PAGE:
Thursday, June 20, 2024

SECU Breaching Long Held Covenants with Members And Employees? 

 An agreement, an understandinga contract between people.

The SECU Board and Executive Leadership Team (ELT) seem to believe that they may "change the rules of the game" willy-nilly. That attitude does not appear to be in keeping with "the foundation documents" - the organizational charter, the by-laws, nor the statutory requirements - of SECU as a member-owned cooperative.  And, a one-sided breach of a covenant is always a breach of trust.

Willy-nilly isn't working! Financially at SECU over the last "new/new" years, growth has stalled, assets have declined, operating costs are leaping, lending savvy appears marginal. The "new/new" track record is strewn with questionable leadership hires, an embarrassing RBL about-face, non-market rates on most member savings, and a disturbing demoralization of staff - through missteps in organizational restructuring, operational snafus, and short-sighted changes in recruitment, benefit, and career advancement practices. A decline in the quality of service has not gone unnoticed by long-term members. 

Now the proposed capping of retiree health care benefits has raised yet another red flag concerning employee covenants vs. Board attitude [see post - "We" Board Foolin' Around?] and [post - "Capping Retiree Health Care..."]   Take particular note of the comments. It also needs to be made very clear that any capping of retiree health care benefits will affect current longer term employees, also.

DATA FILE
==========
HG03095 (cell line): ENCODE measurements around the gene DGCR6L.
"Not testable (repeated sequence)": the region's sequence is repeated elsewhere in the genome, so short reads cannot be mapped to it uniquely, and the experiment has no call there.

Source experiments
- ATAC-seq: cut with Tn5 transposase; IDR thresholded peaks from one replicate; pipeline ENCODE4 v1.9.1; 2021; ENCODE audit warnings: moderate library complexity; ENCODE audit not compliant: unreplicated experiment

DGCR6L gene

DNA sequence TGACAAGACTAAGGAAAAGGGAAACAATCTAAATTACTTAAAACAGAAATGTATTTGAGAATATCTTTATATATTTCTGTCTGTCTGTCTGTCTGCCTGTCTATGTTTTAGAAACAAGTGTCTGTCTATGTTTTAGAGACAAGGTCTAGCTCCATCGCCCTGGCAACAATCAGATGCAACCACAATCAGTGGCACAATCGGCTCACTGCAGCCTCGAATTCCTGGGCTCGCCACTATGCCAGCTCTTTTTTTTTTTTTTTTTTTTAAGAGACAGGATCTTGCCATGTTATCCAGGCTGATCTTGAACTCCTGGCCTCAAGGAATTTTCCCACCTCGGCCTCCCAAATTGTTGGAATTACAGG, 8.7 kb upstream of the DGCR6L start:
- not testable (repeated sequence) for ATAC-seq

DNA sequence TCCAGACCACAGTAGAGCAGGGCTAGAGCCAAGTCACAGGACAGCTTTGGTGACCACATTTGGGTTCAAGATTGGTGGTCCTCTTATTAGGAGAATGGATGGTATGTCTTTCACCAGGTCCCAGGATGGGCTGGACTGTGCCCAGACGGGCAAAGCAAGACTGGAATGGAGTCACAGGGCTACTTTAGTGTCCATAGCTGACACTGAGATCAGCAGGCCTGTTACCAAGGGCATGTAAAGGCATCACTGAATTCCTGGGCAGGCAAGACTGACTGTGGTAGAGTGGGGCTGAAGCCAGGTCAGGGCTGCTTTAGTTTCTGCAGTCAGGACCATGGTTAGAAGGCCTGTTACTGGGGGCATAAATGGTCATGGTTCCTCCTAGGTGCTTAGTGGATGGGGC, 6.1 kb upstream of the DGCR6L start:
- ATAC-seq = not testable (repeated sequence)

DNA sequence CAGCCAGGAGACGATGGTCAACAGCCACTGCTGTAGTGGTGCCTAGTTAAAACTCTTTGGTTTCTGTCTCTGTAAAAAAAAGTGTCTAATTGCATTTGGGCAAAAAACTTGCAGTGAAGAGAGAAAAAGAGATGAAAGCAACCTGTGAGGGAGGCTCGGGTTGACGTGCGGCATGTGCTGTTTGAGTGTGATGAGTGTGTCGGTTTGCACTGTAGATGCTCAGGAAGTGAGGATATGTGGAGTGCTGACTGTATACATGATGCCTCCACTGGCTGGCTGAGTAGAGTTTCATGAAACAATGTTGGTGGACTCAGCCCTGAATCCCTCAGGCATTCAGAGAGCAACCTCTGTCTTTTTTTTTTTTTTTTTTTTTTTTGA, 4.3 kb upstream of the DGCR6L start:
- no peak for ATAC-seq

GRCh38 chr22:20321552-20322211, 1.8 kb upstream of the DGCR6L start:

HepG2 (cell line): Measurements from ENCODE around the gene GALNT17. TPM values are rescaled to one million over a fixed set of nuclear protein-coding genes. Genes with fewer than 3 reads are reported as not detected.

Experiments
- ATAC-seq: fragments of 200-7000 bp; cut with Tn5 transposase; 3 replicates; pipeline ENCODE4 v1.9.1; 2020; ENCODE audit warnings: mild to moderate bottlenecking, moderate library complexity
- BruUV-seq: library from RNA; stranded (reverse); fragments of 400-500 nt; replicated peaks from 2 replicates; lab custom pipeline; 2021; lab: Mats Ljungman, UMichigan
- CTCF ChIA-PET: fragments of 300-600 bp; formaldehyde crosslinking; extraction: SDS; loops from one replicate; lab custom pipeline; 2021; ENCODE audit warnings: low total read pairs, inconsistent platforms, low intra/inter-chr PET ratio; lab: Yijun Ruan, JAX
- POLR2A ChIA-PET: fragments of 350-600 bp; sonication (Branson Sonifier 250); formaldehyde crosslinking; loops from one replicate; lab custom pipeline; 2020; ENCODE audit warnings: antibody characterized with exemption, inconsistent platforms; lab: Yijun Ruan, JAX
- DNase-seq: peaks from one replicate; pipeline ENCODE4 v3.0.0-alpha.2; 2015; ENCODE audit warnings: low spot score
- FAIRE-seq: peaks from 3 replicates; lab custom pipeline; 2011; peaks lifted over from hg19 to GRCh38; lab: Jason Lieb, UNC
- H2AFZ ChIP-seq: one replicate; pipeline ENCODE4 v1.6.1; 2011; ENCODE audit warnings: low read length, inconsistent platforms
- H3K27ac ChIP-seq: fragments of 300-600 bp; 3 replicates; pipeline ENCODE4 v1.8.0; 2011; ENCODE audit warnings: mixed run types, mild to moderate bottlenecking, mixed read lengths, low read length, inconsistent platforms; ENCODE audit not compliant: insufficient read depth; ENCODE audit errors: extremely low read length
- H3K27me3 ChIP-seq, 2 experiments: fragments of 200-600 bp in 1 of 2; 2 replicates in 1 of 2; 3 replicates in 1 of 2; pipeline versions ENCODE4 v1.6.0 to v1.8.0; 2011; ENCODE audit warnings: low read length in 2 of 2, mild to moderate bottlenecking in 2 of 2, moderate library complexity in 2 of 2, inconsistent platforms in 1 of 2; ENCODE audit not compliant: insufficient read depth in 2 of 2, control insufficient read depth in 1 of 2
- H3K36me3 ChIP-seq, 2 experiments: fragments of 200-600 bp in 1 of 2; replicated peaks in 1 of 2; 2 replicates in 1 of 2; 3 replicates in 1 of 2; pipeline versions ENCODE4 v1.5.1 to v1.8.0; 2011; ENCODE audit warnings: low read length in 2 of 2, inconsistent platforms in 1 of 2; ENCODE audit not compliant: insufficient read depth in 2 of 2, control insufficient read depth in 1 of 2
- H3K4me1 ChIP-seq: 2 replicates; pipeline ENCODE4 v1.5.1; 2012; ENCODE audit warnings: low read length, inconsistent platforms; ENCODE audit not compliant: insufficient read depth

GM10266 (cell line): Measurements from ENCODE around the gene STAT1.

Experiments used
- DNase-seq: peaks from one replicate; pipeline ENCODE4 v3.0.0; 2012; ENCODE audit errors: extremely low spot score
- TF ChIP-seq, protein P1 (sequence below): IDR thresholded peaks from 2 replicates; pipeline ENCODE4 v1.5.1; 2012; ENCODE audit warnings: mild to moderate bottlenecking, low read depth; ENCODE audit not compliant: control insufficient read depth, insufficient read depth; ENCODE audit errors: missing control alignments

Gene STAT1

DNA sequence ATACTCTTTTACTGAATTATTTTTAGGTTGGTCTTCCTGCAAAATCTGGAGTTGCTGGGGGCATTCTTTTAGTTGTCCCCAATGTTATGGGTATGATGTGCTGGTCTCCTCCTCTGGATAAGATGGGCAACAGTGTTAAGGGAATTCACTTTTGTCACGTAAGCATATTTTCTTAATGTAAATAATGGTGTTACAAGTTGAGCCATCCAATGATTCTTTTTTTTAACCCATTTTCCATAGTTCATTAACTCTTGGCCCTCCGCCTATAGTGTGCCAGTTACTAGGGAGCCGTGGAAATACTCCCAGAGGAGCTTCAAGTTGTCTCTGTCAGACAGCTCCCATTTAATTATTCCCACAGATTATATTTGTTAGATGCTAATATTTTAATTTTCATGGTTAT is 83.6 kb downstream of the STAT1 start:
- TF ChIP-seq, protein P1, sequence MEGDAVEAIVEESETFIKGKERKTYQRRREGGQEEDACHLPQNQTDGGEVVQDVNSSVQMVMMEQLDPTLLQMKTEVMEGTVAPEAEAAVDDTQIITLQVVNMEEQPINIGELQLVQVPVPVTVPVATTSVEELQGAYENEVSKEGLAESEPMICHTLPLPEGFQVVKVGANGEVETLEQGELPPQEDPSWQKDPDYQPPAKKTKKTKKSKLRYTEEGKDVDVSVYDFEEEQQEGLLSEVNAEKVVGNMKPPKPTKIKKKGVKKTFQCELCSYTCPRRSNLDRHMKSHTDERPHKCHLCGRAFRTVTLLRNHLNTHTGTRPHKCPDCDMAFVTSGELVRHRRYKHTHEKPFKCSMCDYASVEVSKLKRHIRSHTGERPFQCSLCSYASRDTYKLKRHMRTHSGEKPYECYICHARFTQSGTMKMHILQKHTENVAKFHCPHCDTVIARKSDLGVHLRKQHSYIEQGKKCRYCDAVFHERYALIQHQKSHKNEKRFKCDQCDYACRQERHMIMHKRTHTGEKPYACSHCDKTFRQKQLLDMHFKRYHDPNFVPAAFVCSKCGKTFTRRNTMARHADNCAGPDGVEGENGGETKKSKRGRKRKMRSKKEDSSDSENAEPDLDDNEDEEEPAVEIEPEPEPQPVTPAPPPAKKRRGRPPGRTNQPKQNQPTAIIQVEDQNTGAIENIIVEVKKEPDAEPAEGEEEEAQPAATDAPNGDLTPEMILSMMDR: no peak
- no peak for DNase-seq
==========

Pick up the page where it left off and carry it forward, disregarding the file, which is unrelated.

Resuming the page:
Folks who have been around North Carolina state government for a few years have witnessed how a breach in employee benefit covenants plays out in the real world and in our State courts. The State of North Carolina attempted to change retirement [The "Bailey" Case] and health care [The "Justice Lake" Case] benefits for North Carolina state employees in the 1990/2000's.

Extended, expensive lawsuits followed. The results were two rulings by the N.C. Supreme Court which ruled in favor of state employees. The State of North Carolina, as an employer, was told it could not unilaterally breach a covenant on employee retirement and health benefits. Those Supreme Court decisions cost the State over a billion dollars in restitution and legal fees.

If in fact, "employees are our greatest asset", then the SECU Board and ELT should take their words to heart. 

A one-sided breach of an employee covenant is always a breach of trust.


Especially when most of the current SECU Board members are personally benefiting from those hard fought Bailey/Lake employee benefit lawsuits!